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Career Focus: Tips for Effective Skype Job Interviews
Cogent Communicator: Mindfulness and Messaging
Infographic: The Evolution and Future Growth of Renewable Energy
The Genteel Story: IEEE Senior Member Invents Pain-Free Lancing to Help Friend with Diabetes
Modern Technology Helps America Icon Generate More Power
Bad Leadership and Management Advice You Should Run Away From
Mobile Apps to Help People in Unsafe Situations & Protect Private Information Win Top Prizes in App-E-Feat Contest
Intellectual Property: Will Your Patented Software Survive an Abstract Idea Hearing?
S&T Policy Briefs: Highlights from May & June
Your Engineering Heritage: The Long Road to Consumer Virtual Reality, Part I
World Bytes: Defects, Recalls, and Quality Assurance
Tech News Digest: July 2014
 


07.11

A Brief History of the U.S. Federal Government and Innovation (Part II):
From World War I through World War II (1917 – 1945)

By Sheldon Hochheiser, Ph.D., Archivist and Institutional Historian, IEEE History Center

Radio

In Part I, published last month, we showed how the United States government supported and encouraged innovation in a variety of ways, from the drafting of the Constitution in the late eighteenth century through the early years of the twentieth century. This support and encouragement continued through the first part of the twentieth century, catalyzed in particular by the needs of two World Wars.

World War I broke out in Europe in 1914. Although the United States was a neutral nation until 1917, the war in Europe had a substantial impact on the United States, particularly for shipping and communications.

Wireless (i.e., radio) telegraphy, first demonstrated by the Italian-British inventor Guglielmo Marconi in 1901 had become by the 1910s an important communications medium, especially for ships at sea. It was the first technology that allowed ships to communicate at distances greater than line of sight. Its rapid widespread, but uneven, adoption led Congress to enact the Wireless Ship Act in 1910, which required that all ships steaming in and out of U.S. ports, carrying 50 passengers between ports greater than 200 miles, have radio equipment and skilled wireless telegraphy operators. Since this required more ships to install equipment, it increased the quantity of radio transmissions, creating more interference and transmission difficulties, in part because of the nature of the spark transmitters then in use.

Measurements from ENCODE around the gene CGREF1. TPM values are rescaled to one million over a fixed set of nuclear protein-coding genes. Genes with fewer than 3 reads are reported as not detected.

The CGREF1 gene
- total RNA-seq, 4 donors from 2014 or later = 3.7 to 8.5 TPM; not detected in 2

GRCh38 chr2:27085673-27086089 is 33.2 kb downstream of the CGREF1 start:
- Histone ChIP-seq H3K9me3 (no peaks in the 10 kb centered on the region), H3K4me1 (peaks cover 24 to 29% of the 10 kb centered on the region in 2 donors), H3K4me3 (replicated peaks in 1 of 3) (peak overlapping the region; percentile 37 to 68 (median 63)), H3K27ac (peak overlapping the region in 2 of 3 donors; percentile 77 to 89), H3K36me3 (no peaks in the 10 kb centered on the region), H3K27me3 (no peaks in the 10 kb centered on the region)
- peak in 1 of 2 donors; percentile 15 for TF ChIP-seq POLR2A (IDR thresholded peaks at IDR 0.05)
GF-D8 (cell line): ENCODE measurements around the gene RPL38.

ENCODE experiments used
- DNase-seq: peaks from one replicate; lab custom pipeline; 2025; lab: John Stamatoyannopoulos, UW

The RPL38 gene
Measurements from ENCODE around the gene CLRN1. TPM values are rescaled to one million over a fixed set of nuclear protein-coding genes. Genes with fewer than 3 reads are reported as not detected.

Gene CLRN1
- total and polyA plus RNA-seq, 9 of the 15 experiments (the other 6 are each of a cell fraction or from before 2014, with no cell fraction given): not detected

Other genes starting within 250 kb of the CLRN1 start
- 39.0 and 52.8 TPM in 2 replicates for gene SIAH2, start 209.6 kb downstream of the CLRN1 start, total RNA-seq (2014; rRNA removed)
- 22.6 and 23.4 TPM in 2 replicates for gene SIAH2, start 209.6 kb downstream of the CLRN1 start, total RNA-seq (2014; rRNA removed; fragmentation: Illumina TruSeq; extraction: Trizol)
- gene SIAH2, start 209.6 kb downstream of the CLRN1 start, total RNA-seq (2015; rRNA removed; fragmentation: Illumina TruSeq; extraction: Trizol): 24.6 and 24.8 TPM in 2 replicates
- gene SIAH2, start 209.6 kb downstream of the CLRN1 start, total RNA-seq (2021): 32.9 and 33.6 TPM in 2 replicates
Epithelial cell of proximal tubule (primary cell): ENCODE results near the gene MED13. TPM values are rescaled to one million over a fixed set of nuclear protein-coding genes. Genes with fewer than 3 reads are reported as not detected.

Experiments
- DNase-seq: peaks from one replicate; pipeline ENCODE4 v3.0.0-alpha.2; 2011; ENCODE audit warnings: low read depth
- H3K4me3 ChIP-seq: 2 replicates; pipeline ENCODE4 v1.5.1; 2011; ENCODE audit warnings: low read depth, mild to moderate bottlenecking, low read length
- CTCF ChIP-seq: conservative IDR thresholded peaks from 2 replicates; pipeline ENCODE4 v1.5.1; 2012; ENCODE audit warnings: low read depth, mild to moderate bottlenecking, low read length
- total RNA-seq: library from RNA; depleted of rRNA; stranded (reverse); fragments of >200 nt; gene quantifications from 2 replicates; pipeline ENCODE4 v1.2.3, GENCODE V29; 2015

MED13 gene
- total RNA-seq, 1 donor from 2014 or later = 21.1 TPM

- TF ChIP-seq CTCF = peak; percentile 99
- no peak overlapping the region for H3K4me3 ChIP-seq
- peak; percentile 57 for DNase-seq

On 15 April 1912, the RMS Titanic, likely the grandest ocean liner built to date, struck an iceberg and sunk on its maiden voyage. Because the Titanic had wireless equipment and operators, it was able to put out a distress call, which was received by operators along the eastern seaboard, as well as the operator on one nearby ship, the RMS Carpathia, four hours away, which was able to rescue 705 of the Titanic’s more than 2,000 passengers and crew. In part, the loss of life was due to the Titanic having insufficient lifeboats, but partial blame can also be attributed to the fact that the signal was never received by some other nearby ships, either because their operators had gone off duty, or because, being freighters, they had no radio facilities. The sinking of the Titanic is, of course, one of the most infamous naval disasters in history, the subject of, among other things, an Oscar-winning 1997 film.

But more to the point of our story, the Titanic disaster led to the passage of the Radio Act of 1912, which in addition to requiring that all radio operators be licensed by the government and that all ships have wireless operators on duty at all times, gave the Navy exclusive control of a large portion of the radio spectrum, and required it to build a string of land stations to communicate with both naval and commercial vessels. These installations were among the first to use superior continuous wave transmitters. The Navy became interested in promoting innovations in wireless. Thus, in 1915, the Navy agreed to put the antenna at its Arlington, Virginia, station to use with AT&T’s experimental vacuum-tube radio amplifier to accomplish the first transoceanic transmission of the human voice (rather than Morse Code). This success led to the Navy working with AT&T to develop ship-to-shore voice radio communications, which bore fruit in the 1920s.

Once the U.S. entered the War in 1917, the Navy took over all radio facilities in the United States for the duration, and funded a variety of advances in continuous wave technology, including design and construction of a 200-kilowatt continuous wave transmitter devised by Ernst Alexanderson. Overall, under Navy custody, radio equipment became more standardized, powerful and efficient. The Navy’s needs for better communications led to many incremental improvements in then-new vacuum tube technology, producing more sensitive, rugged and reliable devices for use as radio wave detectors and generators. Both the Navy and the Army supported research into air-to-ground radio communications. When AT&T produced a successful system in 1918, it came too late in the war to be widely deployed.

The Navy supported innovations in several other areas in the 1910s, including the improvement of gyroscopes and gyrocompasses by Elmer Sperry at his Sperry Gyroscope company.

Naval Research Comes Onboard